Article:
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Series Theme: FRAMEWORKS: Leviticus

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FRAMEWORKS: Leviticus 1: The Burnt Offering

 

INTRODUCTION TO THE OFFERINGS

 

Many people are put off by the first seven chapters and their Offerings, but actually it is quite simple: chapters 1 to 6 lay out the general approach to these FIVE Offerings for the ordinary person presenting their offering, and then chapters 6 & 7 are additional instructions to the priests on how to go about presenting the offerings. All Offerings except the Cereal offering consisted of young unblemished animals. The Offerings are:

 

1. The BURNT OFFERING

- the very basic offering that anyone with a desire to simply say thank you to God or please Him, the most second commonly mentioned offering (59 times in Leviticus).

 

2. The GRAIN or CEREAL OFFERING

- often used with the Burnt Offering, part given to God, part retained for the Priests, again for thanksgiving or to please God (35 times in Leviticus)

 

3. The FELLOWSHIP or PEACE OFFERING

- considered as food offered to God to bless Him, a sharing in fellowship and harmony, part burnt up as given to the Lord, and part eaten by the Priests (29 times in Leviticus)

 

4. The SIN OFFERING

- to cover unintentional sin, for atonement before God, part burnt up, part eaten by the Priests, the most commonly mentioned. ( 62 times in Leviticus).

 

5. GUILT OFFERINGS

- for acknowledgment of specific guilt, part burnt up, part eaten by the Priests (27 times in Leviticus)

 

Note also that some offerings above will be referred to as FOOD OFFERINGS (42 times in Leviticus), as with the burnt offering, in each case as ‘food given to God' is implied. Sometimes part of the offerings were waved before God and were thus also known as WAVE OFFERINGS (14 times in Leviticus).

 

BREAKDOWN OF CHAPTERS 1-7

 

1:1,2

Introduction

1:3-17

BURNT OFFERING from herd (1:3-9), from flocks (1:10 -13) and from birds (1:14 -17)

2:1-16

GRAIN OFFERING of flour (2:1-3), of cakes baked (2:4), of cakes on a griddle (2:5,6), cooked in a pan (2:7) + general instructions (2:8-16)

3:1-16

FELLOWSHIP OFFERING from herd (3:1-5), from sheep (3:6-11), and from goats ( 3:12 -16)

4:1- 5:13

SIN OFFERING – Introduction (4:1,2), for a priest (4:3-12), for the congregation (4:13-21), for a leader (4:22-26), for an individual, ( 4:27-35) + 4 specific reasons for (5:1-4) + dealing with those things (5:5-13)

5:14 - 6:7

GUILT OFFERING – sins over holy things (5:14-16), sins over disobedience (5:17 -19), and sins against neighbours (6:1-7)

 

 

6:8-13

BURNT OFFERING – Practicalities

6:14-23

GRAIN OFFERING – Practicalities

6:24-29

SIN OFFERING – Practicalities

7:1-10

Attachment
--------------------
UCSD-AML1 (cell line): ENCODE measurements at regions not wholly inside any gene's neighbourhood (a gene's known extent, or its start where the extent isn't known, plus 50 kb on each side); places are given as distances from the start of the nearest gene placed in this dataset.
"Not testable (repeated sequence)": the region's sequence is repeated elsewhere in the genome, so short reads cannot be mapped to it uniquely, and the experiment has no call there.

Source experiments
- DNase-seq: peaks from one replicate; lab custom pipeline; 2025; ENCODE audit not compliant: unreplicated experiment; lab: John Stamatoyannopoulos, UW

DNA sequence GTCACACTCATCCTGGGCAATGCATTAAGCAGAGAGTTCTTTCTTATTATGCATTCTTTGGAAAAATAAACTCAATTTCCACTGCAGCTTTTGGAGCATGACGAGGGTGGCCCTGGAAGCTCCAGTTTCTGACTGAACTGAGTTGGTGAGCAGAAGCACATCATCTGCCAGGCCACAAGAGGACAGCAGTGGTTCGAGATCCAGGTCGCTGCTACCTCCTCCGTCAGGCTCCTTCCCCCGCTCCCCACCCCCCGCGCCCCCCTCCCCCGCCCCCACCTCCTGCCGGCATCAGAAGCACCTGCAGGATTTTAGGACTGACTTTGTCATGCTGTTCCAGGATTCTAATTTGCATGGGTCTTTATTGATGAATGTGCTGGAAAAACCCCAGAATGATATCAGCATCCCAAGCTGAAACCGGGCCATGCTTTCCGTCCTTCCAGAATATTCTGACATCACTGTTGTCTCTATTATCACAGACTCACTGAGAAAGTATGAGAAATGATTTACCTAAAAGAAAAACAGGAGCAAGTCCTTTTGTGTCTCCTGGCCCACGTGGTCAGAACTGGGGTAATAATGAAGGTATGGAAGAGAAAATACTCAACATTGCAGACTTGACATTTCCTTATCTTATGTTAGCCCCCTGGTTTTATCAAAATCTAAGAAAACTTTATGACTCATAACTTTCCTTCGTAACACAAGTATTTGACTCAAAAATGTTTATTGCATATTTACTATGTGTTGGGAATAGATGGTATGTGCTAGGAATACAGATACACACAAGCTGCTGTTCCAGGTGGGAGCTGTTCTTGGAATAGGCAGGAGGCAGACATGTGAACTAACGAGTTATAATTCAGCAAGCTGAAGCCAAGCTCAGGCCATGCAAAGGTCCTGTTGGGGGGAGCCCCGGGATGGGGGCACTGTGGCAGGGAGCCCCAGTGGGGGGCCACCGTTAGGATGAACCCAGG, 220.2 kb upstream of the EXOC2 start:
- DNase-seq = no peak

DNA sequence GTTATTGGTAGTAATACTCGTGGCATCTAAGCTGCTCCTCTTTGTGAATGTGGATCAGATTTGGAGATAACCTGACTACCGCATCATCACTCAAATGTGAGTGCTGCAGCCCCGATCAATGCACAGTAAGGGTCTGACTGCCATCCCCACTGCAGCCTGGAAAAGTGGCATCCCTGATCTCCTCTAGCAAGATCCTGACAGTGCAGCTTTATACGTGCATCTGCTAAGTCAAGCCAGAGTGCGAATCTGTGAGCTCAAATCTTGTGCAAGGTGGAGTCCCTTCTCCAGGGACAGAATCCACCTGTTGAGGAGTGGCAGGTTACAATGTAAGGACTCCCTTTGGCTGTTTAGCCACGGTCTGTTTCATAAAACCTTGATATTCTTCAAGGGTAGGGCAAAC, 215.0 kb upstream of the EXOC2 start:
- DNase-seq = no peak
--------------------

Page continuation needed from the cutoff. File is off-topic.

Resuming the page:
GUILT OFFERING – Practicalities

7:11-21

FELLOWSHIP OFFERING – Practicalities

7:22-27

Instruction not to eat blood or fat

7:28-36

Wave Offering as part of Fellowship Offering

7:37,38

Summary of Chapters 1-7

 

FRAMEWORKS: Leviticus 1: The Burnt Offering

 

Context:

1:3-17

BURNT OFFERING

2:1-16

GRAIN OFFERING

3:1-16

FELLOWSHIP OFFERING

4:1- 5:13

SIN OFFERING

5:14 - 6:7

GUILT OFFERING

 

v.1-2 Introduction

v.3-9 Burnt Offering: A Bull

v.10-13 Burnt Offering: A Ram

v.14-17 Burnt Offering: A Dove or a Pigeon

 

 

[Opening Notes: Burnt Offerings were the very basic offering that anyone with a desire to simply say thank you to God or please Him, might bring. We might, before reading, note the following:

•  It depended on how wealthy you were and what you owned, bull, ram, bird.
•  It was an entirely voluntary offering.
•  In each case each animal was to be a male. Apart from possibly looking forward to one day Jesus taking the role of all of the offerings, this is quite possibly the Lord's grace in not allowing them to bring female animals which, of course, would be the way herds & flocks would be increased by their reproduction.
•  Although these killings may appear gruesome to the modern reader, the fact was that this was a farming community and farmers would regularly be killing beasts for food.
•  Thus the owner did the killing and then the priests played their part. Note it below.
•  Known as a ‘burnt offering' because it was all burnt up on the bronze altar, no one shared in any part of it, which did happen with some other offerings.

In the chapters that follow, the reader should note that the word ‘sins' does not appear until chapter 4 in respect of the Sin Offering. However the word ‘atonement' appears here in respect of the burnt offering (1:4) and then in 4:20,26,31,35 in respect of the Sin Offering.]